Later, Saidu "faints" when three white-clothed figures--whom the boys believe to be ghosts--pass them in the forest one night. Saidu is catatonic for a long time, but recovers. Unfortunately, he once again slips into this coma when the boys find a welcoming village. That night, Saidu dies.
Jabati is Ishmael Beah's commanding officer during his service in the Sierra Leone military. Jabati is known for reading and quoting Shakespeare, particularly Julius Caesar; he is also known as an orater who would lecture and exhort his troops for hours in preparation for future combat. Jabati has a flair for the dramatic, once displaying the bodies of a man and his son to the villagers as a deterrent to their fleeing into the forest wehre the rebels are hidden.
Beah comes to trust Jabati as he does no other adult, primarily due to his position of authority and the necessity of such trust to survival. Jabati seemingly betrays Beah by selecting hiim to be among the children taken by UNICEF to be fofered a second chance at normal lives.
Gadafi is the officer in charge of training the boy soldiers under Lieutenant Jabati. He is tough on the boys, but seems motivated to harshness by a desire to see them survive the armed conflict. He does not hesitate to push the boys beyond their sense of humanity, particularly in the instance where he holds a competition to see which boy can kill a prisoner by cutting his throat the most effectively and quickly.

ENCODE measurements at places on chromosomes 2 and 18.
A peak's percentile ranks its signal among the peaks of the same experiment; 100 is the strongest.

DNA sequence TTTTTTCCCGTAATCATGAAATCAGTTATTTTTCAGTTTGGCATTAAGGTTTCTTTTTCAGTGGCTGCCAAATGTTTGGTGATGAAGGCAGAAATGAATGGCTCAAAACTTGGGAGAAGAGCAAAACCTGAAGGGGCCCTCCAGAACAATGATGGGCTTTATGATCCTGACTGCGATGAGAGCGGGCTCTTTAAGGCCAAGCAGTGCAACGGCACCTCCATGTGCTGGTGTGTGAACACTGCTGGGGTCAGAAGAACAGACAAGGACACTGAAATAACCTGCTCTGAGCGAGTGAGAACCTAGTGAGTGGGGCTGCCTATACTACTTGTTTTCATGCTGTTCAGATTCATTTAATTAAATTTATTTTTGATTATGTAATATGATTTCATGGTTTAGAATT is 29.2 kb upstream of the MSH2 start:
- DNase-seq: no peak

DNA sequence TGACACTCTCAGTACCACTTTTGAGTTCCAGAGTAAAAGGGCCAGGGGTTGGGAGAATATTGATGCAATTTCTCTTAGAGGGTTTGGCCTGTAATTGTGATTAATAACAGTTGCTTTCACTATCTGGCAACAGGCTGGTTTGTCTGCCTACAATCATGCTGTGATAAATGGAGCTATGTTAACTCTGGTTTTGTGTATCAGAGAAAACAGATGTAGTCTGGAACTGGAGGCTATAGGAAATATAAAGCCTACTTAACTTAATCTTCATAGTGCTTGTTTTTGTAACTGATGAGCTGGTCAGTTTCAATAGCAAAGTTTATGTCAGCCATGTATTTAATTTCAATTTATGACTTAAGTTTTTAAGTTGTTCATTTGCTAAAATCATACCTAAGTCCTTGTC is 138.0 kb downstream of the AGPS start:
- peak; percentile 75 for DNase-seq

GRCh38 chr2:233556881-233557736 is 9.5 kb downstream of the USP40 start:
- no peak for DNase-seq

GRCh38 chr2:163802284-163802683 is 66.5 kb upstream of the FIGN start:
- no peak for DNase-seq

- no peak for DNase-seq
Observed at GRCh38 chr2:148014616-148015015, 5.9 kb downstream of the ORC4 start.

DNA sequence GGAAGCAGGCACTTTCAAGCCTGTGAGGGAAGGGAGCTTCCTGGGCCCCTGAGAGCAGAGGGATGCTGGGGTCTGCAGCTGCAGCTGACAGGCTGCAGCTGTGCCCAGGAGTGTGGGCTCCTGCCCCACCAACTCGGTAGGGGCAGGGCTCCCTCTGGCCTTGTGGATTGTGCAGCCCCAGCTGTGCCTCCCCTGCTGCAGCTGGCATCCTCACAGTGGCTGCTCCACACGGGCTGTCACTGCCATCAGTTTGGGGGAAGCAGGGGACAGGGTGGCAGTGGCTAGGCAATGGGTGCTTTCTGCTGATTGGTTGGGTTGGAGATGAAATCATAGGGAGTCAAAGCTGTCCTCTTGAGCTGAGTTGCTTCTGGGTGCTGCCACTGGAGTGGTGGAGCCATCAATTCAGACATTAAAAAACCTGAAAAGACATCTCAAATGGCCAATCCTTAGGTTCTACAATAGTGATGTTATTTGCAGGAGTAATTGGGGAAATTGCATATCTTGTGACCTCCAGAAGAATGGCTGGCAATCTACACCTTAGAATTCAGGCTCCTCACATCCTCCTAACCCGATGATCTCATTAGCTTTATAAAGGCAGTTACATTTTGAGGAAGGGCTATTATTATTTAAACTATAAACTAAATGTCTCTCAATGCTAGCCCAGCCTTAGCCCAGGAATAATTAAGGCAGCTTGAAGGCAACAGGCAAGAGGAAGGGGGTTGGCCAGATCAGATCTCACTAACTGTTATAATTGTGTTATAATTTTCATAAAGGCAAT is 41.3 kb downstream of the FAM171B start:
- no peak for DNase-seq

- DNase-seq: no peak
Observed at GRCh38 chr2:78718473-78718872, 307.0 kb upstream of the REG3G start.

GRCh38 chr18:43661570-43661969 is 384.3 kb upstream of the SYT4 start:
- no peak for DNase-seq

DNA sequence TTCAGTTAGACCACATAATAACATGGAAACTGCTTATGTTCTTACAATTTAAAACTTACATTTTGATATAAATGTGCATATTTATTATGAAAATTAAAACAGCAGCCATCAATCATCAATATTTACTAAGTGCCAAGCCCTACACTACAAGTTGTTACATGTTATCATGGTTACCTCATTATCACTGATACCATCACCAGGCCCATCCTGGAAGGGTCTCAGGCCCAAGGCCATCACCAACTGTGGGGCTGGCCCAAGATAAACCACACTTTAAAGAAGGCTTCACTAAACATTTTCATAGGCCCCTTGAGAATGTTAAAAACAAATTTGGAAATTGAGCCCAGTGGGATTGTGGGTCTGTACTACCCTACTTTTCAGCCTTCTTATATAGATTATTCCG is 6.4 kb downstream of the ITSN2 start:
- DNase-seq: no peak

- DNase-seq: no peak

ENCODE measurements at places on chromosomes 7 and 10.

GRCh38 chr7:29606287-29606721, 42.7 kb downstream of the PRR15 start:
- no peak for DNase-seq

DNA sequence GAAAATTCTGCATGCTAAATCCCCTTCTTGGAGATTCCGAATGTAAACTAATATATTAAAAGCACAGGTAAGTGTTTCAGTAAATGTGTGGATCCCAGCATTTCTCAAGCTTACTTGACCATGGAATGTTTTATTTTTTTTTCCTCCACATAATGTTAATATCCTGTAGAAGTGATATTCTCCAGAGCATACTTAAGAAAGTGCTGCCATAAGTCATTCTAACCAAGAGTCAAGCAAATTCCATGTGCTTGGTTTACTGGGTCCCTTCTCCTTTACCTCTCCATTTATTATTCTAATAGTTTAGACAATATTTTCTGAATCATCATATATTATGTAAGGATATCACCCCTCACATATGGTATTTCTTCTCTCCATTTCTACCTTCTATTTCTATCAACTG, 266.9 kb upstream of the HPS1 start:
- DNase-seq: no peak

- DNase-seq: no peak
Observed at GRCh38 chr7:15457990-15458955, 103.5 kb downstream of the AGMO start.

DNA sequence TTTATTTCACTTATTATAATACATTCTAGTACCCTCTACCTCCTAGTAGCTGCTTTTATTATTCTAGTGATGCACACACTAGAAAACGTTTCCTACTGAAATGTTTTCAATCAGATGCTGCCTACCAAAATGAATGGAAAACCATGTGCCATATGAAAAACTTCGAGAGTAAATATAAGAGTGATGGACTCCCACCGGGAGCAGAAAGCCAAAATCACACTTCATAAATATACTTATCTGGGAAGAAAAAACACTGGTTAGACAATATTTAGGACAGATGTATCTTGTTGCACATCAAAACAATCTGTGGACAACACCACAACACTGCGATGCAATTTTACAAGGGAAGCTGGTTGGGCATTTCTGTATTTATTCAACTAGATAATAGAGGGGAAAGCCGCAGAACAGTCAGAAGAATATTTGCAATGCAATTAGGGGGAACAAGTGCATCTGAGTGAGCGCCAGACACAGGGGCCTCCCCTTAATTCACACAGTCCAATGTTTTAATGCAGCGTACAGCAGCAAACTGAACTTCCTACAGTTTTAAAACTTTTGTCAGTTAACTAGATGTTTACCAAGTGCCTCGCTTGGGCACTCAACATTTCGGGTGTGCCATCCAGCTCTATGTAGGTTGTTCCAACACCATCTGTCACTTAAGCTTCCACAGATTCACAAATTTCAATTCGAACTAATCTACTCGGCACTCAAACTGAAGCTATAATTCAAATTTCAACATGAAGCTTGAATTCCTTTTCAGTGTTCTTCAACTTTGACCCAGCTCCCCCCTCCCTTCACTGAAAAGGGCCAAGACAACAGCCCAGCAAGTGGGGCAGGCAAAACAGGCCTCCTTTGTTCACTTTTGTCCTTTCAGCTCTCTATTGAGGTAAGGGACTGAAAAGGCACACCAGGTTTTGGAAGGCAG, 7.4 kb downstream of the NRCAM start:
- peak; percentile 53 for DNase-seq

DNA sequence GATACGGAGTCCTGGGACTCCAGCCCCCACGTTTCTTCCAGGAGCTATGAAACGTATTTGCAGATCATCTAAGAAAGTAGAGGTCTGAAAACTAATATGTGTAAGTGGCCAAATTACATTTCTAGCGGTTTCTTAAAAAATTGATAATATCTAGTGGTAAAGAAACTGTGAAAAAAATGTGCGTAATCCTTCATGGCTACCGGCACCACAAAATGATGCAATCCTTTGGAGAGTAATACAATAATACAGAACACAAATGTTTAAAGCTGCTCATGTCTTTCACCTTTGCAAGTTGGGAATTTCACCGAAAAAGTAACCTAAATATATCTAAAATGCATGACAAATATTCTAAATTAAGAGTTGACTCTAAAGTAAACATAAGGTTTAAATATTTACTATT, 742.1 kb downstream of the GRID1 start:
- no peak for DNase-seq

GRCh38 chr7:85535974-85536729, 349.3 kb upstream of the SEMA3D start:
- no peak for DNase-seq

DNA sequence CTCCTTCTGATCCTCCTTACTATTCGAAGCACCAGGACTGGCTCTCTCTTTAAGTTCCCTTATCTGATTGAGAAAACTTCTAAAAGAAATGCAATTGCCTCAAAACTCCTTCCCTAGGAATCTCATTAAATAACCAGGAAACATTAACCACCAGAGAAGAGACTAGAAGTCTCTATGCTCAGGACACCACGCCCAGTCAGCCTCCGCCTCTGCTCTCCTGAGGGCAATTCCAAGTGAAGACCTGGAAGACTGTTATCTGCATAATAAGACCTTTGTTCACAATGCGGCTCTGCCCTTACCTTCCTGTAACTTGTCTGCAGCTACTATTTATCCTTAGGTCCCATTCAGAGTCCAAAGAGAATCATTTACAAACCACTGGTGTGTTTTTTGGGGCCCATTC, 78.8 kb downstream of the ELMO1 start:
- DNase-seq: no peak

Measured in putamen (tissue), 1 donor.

A relative of Beah's father, Tommy is mentioned almost in passing by Beah when the UNICEF worker Leslie tells him he will be placed in a foster home. Tommy is located and immediately comes to begin developing a relationship with Beah. Although Beah is skeptical of any possible connection at first, Tommy's patience and good humor win Beah over to accepting him as his benefactor.
Uncle Tommy and his wife have no children of their own, but have adopted several children from family members unable to care for their own. Beah is the next to last child taken in (Beah's childhood friend Mohamed is the last) by the family. Uncle Tommy provides a safe environment for Beah to recoup from his trauma; this safety is shattered with a resurgence of violence in Freetown and the eventual death by disease of Uncle Tommy.
Esther is the nurse at the UNICEF compound where Beah convalesces following his escape from the life as a child soldier. She attempts to win Beah's trust by patiently showing an interest in him without pushing him. She even uses reverse psychology by challenging Beah to win her trust before she will talk with him at length. She learns of Beah's interests through the school questionnaires and uses this knowledge to break down Beah's emotional barriers. She considers Beah a brother and consoles him in his most dismal emotional troubles.
Laura Simms is a facilitator for the United Nations First Children's Parliament; her workshop is intended to help the children learn more effective ways of communicating their harrowing experiences to their audience. Beah connects with her immediately because she is a storyteller and he comes from a culture strong in storytelling roots. Laura eventually adopts Beah as her son when he escapes the resurgence of violence in Sierra Leone.
Gibrilla is one of the boys who accompanies Beah and Junior after they are forced to leave Mattru Jong.
Talloi is with Junior and Beah when they initially go to Mattru Jong to practice with their dance group. After the rebel attacks, Talloi is among the group of six boys that travel together until the siege of Kamator.